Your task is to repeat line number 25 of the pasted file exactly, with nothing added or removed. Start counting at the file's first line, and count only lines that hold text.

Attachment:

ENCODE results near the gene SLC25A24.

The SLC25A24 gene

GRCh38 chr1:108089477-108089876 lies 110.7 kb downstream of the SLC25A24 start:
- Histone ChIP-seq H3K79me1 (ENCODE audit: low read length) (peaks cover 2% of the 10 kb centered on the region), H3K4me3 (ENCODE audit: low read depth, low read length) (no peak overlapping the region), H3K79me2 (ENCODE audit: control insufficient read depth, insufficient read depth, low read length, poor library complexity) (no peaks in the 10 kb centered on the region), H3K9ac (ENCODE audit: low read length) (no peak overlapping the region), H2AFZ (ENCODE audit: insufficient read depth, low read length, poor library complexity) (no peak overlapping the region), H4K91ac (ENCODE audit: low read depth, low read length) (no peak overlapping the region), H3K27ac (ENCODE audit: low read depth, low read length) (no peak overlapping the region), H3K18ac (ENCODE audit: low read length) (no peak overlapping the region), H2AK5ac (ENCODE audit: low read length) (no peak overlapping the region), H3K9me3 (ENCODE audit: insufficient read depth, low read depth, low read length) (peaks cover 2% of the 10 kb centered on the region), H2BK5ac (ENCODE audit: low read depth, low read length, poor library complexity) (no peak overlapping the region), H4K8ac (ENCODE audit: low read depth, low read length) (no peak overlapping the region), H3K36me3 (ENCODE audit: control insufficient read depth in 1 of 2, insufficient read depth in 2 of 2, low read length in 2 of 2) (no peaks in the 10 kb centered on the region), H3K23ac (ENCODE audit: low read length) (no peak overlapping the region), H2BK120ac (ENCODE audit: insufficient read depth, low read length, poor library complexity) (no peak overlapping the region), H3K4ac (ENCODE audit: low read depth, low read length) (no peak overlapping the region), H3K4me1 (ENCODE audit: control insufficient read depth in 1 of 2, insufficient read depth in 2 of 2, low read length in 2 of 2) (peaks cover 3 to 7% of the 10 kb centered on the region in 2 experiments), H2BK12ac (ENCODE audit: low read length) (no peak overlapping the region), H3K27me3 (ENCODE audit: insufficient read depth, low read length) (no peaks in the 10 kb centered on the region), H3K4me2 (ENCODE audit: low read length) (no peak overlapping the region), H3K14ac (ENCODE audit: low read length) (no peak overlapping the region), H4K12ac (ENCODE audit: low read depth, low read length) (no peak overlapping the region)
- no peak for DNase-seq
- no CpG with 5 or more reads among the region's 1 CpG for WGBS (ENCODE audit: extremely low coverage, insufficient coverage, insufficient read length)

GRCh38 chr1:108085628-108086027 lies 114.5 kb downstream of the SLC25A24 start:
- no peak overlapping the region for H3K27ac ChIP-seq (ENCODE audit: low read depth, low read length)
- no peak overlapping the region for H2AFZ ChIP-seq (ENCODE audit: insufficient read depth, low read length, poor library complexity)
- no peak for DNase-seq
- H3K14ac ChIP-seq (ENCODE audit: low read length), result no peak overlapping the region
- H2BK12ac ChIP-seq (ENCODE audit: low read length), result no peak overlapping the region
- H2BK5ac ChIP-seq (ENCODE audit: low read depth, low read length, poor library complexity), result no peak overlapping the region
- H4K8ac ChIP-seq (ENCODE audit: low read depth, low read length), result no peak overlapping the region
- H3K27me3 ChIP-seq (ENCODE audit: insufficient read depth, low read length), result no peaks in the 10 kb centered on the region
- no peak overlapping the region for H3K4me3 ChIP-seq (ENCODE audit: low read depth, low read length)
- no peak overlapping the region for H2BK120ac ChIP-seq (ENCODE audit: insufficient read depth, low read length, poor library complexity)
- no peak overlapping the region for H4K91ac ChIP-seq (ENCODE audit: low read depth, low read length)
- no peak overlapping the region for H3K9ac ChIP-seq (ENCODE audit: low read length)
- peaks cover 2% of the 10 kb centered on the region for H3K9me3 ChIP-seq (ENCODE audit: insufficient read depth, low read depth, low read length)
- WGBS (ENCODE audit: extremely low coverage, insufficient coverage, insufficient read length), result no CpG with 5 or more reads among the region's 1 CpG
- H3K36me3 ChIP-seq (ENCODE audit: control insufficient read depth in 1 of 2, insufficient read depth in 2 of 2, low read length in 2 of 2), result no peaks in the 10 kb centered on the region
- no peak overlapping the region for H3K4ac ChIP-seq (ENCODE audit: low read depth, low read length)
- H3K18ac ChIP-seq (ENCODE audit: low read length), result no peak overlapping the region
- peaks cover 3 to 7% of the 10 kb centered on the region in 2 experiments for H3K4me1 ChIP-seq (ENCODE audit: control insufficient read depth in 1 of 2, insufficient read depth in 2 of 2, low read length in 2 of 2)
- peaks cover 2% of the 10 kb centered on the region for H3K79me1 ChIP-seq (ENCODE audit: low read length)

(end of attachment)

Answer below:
- peaks cover 3 to 7% of the 10 kb centered on the region in 2 experiments for H3K4me1 ChIP-seq (ENCODE audit: control insufficient read depth in 1 of 2, insufficient read depth in 2 of 2, low read length in 2 of 2)